Today, art historian Patricia Moss takes a break from researching the mystery portrait to discuss George Caleb Bingham’s portrait of Thomas Hoyle Mastin.
Before and after portraits of George Caleb Bingham’s Thomas Hoyle Mastin, 1871, illustrated Watson’s blog post on preservation. Bingham captured the posture of a former Confederate cavalry officer in his likeness of a prosperous banker. Bingham painted not only this portrait but also one of Mastin’s son, John Jerome Mastin, 1871.
At the auction following the death of Bingham’s widow in 1893, Mastin bought Washington Crossing the Delaware, 1871, the Missouri artist’s copy of the original by his fellow student in Dusseldorf, Germany in the mid-1850s, Emmanuel Leutze. The three paintings descended to three different family members. One descendant sold the history piece in 1975. It is now in the Chrysler Museum of Art in Norfolk, Virginia. The portrait of Mastin’s son was sold in Chicago sometime after 1986 and is now “lost.” This portrait of Mastin himself eventually hung in an antique store owned by a descendant’s wife and her business partner. The partner never liked the portrait. While the portrait owners were away, she took it down and put it in storeroom, laid it horizontally, and used it as a table. The weight from other objects slowly pulled the canvas from its supports until it sagged and stained and tore the fabric.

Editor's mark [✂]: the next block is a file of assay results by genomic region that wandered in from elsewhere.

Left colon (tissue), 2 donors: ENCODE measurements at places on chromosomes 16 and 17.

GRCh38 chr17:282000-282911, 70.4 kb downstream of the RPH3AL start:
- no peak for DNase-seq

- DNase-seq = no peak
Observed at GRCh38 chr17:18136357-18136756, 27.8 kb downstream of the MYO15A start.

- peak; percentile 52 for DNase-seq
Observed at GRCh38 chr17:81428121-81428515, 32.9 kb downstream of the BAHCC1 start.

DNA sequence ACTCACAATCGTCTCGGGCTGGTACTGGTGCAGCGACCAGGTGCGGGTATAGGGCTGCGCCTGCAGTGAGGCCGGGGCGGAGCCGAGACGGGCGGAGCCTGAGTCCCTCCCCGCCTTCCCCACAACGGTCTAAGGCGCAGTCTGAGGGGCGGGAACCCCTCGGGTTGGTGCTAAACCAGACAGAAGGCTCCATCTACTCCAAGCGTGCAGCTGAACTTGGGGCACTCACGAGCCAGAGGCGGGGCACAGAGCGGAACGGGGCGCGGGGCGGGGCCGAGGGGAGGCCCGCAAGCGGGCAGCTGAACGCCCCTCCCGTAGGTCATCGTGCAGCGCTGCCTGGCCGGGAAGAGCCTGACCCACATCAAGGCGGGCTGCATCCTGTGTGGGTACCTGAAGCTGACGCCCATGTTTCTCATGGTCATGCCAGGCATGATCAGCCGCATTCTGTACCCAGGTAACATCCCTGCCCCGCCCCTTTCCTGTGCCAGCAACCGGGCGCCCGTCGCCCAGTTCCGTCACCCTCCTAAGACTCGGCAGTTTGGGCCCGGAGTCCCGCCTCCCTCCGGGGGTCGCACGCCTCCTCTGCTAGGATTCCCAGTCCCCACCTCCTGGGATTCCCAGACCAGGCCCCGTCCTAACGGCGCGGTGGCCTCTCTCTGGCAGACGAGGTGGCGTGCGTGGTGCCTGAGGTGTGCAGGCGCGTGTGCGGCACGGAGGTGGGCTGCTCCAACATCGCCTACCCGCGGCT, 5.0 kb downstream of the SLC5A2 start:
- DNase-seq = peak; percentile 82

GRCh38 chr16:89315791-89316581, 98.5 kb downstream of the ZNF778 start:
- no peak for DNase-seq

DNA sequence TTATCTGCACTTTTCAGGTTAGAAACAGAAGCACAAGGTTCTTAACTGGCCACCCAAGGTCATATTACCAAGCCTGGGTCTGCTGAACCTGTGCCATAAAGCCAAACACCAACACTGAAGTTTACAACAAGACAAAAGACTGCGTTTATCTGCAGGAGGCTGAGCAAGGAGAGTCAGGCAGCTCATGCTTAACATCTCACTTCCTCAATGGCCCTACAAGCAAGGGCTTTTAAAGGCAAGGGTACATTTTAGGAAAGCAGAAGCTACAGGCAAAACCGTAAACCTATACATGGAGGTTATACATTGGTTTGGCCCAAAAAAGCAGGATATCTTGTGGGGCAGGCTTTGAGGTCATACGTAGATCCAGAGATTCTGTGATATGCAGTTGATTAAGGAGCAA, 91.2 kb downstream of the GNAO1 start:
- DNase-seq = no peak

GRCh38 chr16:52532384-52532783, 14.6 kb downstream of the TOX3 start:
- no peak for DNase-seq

When I found the owner, I discovered an engaging and kind gentleman. He wanted the painting to receive the care it needed. The buyer sent it to a conservator – now retired, but on whom we rely for recommendations – who restored a storage table to a majestic portrait. The images merit a second look: